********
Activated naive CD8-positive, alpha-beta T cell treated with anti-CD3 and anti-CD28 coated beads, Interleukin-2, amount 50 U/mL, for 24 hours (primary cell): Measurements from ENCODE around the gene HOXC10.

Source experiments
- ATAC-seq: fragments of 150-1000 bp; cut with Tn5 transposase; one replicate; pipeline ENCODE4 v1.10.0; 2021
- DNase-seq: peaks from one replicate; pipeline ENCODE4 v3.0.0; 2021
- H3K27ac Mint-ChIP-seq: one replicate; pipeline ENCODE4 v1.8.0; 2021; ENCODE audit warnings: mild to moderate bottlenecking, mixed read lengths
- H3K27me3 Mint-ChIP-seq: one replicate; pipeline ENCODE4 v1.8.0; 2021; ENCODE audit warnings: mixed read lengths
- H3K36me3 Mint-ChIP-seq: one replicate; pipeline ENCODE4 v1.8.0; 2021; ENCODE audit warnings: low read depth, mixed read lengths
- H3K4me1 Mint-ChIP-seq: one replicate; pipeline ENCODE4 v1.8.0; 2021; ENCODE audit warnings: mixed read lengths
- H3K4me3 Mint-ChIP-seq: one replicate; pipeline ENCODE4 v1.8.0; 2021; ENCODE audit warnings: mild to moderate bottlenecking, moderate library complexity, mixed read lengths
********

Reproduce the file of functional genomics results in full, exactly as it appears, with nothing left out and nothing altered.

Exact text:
Activated naive CD8-positive, alpha-beta T cell treated with anti-CD3 and anti-CD28 coated beads, Interleukin-2, amount 50 U/mL, for 24 hours (primary cell): Measurements from ENCODE around the gene HOXC10.

Source experiments
- ATAC-seq: fragments of 150-1000 bp; cut with Tn5 transposase; one replicate; pipeline ENCODE4 v1.10.0; 2021
- DNase-seq: peaks from one replicate; pipeline ENCODE4 v3.0.0; 2021
- H3K27ac Mint-ChIP-seq: one replicate; pipeline ENCODE4 v1.8.0; 2021; ENCODE audit warnings: mild to moderate bottlenecking, mixed read lengths
- H3K27me3 Mint-ChIP-seq: one replicate; pipeline ENCODE4 v1.8.0; 2021; ENCODE audit warnings: mixed read lengths
- H3K36me3 Mint-ChIP-seq: one replicate; pipeline ENCODE4 v1.8.0; 2021; ENCODE audit warnings: low read depth, mixed read lengths
- H3K4me1 Mint-ChIP-seq: one replicate; pipeline ENCODE4 v1.8.0; 2021; ENCODE audit warnings: mixed read lengths
- H3K4me3 Mint-ChIP-seq: one replicate; pipeline ENCODE4 v1.8.0; 2021; ENCODE audit warnings: mild to moderate bottlenecking, moderate library complexity, mixed read lengths